It’s been almost ten years since I really got serious about sourdough baking. That was when I retired and determined to learn as much as I could about how to bake a really good loaf of bread – and you can’t go about doing that without learning something about your subject! I wanted to pause and take a good deep breath today and recount some of what I’ve learned over the past ten years about sourdough.
I have grown to love microbes, both intellectually, and as my personal friends. Oh yeah, I know there are microbes that will kill us – but I also know that we are dependent on more friendly microbes for our very existence – and it’s easier to love these microbes, right? Especially when you know that your microbial friends are hard at work fighting against your microbial enemies. My sourdough starter is one of my microbial friends.
When I first started down this sourdough path, I was taken with the complexity of working with sourdough, and just how difficult it was to keep my starter alive and well – to my mind, it was a fragile life form that was just looking for an excuse to die off on me. Well, my friends, after ten years of living with my sourdough friend, the first thing I can tell you is that as a life form, my sourdough starter -and all his relatives- are FAR more likely to live on into the future than are we! In fact, with all our self proclaimed knowledge and intelligence, we are among the most fragile of the world’s life forms in existence today – and science is quite clear about our potential for long-term existence – and it ain’t good!
However, microbes have several life sustaining abilities that we -as supposedly smart as we are- simply do not possess. They can, when conditions get really bad, go into a hibernation that can go on for millions of years, or longer, and then begin their normal life activities again. Is this not the secret of life, or at least the avoidance of death, that mankind has searched for since cavemen began talking to each other?
And if that ain’t enough, recent research suggests that microbes have yet one more life advantage – when faced with the challenge of losing one of the very required elements of life itself -something mankind thought sacred- microbes seem able to literally change the nature of life itself, and to substitute a new element for a missing required element! Now that, my friends, is simply mind-boggling, and suggests that perhaps microbes may be indestructible!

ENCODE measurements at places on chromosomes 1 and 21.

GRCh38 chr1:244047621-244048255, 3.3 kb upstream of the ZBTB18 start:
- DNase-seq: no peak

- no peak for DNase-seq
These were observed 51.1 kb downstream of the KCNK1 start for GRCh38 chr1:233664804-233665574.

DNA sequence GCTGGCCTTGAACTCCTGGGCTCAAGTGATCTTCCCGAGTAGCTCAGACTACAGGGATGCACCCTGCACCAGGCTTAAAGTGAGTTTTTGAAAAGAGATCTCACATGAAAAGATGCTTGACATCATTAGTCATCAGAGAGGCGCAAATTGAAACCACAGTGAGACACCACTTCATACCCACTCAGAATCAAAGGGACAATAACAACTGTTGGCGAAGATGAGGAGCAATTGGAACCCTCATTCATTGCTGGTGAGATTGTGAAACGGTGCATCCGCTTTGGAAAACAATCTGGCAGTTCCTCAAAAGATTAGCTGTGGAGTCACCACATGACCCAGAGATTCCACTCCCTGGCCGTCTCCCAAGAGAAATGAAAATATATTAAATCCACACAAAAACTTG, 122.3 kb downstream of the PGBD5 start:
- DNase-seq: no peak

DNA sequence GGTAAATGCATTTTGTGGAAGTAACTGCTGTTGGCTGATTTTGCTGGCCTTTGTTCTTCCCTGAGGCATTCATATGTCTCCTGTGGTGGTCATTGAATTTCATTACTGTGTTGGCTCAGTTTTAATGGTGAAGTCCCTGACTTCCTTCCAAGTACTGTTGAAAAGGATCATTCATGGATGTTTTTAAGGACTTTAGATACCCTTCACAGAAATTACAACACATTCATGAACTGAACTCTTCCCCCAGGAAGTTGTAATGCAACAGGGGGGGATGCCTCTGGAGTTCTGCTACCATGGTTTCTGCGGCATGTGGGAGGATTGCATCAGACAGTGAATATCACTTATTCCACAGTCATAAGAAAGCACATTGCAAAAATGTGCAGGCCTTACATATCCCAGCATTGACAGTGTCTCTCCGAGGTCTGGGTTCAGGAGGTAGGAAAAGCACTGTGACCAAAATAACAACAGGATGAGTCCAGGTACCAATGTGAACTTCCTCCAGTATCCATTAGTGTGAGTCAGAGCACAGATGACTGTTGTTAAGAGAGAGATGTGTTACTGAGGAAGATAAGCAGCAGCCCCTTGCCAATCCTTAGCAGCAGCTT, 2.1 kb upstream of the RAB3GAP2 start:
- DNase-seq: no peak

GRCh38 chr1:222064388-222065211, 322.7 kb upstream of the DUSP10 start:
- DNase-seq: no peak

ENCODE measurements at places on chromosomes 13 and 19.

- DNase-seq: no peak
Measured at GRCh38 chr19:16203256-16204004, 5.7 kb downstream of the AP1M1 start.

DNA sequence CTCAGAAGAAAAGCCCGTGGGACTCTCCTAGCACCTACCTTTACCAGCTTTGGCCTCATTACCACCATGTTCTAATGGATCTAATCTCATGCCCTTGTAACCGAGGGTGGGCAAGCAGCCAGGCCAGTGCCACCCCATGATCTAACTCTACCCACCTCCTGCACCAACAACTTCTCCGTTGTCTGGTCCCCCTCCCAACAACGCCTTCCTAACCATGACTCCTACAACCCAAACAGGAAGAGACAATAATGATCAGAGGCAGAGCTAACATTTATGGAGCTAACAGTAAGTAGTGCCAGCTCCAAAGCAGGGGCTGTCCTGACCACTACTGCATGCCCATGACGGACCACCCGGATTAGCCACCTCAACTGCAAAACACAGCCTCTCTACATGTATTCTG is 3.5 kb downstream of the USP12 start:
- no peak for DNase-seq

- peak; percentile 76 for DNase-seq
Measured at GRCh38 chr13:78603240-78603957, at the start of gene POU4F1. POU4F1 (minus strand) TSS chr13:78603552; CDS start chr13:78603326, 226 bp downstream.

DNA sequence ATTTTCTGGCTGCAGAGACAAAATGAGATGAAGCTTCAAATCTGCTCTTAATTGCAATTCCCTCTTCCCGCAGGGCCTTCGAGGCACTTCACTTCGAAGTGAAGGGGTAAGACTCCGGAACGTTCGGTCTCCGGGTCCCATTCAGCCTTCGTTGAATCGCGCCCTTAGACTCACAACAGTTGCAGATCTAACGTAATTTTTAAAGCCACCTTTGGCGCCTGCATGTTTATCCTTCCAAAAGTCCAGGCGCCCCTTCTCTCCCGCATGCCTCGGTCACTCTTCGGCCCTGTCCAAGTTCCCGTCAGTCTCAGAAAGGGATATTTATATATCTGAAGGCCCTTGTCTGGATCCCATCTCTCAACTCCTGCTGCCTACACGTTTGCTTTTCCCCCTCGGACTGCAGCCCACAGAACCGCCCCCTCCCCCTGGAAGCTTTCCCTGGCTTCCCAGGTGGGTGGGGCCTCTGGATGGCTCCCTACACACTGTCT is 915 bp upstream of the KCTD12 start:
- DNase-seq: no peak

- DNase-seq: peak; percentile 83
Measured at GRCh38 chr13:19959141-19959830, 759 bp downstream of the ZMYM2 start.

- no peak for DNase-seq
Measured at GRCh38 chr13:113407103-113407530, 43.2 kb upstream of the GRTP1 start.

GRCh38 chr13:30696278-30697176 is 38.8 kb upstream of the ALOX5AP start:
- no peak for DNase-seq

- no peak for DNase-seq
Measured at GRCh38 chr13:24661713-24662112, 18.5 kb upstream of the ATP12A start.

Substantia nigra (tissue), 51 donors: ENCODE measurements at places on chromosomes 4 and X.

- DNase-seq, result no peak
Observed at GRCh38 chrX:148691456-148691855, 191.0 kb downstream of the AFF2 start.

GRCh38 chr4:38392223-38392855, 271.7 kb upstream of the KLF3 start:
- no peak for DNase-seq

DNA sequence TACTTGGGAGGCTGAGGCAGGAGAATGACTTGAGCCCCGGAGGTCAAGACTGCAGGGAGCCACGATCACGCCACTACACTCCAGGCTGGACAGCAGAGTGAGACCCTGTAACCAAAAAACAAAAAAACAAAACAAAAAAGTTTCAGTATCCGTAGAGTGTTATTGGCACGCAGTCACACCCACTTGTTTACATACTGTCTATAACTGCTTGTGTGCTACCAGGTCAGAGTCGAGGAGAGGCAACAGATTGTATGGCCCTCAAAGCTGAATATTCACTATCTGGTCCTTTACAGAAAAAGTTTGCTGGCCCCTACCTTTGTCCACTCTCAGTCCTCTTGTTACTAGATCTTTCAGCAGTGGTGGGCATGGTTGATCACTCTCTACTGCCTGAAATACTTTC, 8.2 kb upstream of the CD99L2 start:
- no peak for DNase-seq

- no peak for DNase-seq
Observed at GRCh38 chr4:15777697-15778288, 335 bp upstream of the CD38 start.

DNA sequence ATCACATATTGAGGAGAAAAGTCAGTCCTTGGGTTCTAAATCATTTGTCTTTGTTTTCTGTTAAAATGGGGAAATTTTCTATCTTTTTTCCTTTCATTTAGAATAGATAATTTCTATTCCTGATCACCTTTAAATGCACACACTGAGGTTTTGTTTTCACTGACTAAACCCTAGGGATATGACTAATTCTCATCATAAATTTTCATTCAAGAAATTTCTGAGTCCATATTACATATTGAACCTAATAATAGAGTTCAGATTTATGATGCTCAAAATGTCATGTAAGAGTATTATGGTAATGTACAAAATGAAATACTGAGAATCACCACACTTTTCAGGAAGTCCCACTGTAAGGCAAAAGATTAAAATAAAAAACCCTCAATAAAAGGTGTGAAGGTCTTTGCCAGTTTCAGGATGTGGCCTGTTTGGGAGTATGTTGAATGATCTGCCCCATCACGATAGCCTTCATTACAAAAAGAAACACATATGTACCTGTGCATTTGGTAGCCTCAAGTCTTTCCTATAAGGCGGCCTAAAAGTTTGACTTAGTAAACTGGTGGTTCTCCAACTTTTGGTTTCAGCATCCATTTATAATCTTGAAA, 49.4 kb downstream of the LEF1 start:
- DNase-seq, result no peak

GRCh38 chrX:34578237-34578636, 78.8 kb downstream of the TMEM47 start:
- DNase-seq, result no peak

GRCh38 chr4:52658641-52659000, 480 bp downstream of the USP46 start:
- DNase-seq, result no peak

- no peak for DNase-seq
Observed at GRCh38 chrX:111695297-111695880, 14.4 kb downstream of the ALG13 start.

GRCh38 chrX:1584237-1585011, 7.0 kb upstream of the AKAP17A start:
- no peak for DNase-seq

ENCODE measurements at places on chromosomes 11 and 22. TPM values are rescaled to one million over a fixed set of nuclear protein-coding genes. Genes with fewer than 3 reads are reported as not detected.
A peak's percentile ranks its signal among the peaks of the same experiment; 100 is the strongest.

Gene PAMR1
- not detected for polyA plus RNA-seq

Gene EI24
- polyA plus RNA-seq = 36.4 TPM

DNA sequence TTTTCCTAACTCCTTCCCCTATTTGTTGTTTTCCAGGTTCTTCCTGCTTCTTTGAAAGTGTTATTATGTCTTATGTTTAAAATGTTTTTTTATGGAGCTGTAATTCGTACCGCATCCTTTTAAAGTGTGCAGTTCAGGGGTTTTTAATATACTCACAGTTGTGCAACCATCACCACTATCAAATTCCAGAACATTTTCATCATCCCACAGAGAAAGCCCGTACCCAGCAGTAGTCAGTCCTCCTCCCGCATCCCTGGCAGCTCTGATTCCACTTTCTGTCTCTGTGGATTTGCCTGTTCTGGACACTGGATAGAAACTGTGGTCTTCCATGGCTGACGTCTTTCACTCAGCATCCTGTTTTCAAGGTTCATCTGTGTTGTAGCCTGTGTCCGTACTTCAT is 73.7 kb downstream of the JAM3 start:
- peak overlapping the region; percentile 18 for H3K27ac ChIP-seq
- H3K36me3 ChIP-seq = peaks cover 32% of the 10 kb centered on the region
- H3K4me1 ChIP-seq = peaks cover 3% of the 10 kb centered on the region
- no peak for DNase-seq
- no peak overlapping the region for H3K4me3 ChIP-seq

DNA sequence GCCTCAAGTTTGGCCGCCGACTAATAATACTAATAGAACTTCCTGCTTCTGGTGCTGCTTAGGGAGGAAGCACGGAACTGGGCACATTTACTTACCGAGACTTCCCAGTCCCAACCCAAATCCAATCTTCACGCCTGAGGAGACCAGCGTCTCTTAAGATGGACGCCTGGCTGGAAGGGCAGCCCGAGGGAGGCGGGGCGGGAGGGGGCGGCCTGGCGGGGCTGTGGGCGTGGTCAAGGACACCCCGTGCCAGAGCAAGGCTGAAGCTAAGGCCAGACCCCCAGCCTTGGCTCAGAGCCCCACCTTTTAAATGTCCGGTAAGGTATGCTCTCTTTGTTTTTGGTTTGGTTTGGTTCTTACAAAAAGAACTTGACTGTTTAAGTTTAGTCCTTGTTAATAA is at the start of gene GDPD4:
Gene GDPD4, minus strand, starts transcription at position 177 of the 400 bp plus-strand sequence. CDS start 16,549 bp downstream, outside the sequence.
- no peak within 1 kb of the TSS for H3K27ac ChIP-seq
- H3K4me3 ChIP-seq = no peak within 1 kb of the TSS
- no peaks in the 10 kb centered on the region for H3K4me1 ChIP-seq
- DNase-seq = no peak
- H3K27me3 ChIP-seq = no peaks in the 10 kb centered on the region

And yet, we worry about our sourdough starter dying! No, my friends, I think our fears are ill founded – we should be worrying about our own life potential, and let the starter get on with its life. Here’s what my observations over ten years have thus far taught me.
Once your sourdough starter has sprung to life and is able to produce a loaf of bread, it will be almost impossible to kill it! Ooh, I can hear millions of novice sourdough bakers rising up in objection to such a thought! Now, please allow me to remind all that life is one thing, and health is quite another. I’m convinced that millions of jars and containers of sourdough starter are thrown out each year not because they are dead, but because they are not healthy enough to do their intended job. But every one of those bakers will then say that their sourdough starter “died”, when actually it was abused to uselessness.
So, how do we keep our starters healthy? Of course, I also have a few more radical thoughts on that too – all based, mind you, on simple observation over ten years. First, I think there is a perfect environment for a healthy starter – and I would not be surprised to learn that such perfect environments are locally dictated by the microbes that exist in your own locale. In other words, the microbes that will do best in your area are those which have already fought and won the battles of survival in your area. And if you agree with that, you’d have to also agree that the most logical way to create a local starter would be to capture the airborne microbes from your own kitchen. And yet, most of us have created our starters by “importing” our microbes from some other location. But, I think that even when we import our sourdough cultures, eventually, the local microbes -and those in the flours we are using- take over our starter anyway – so may not even matter.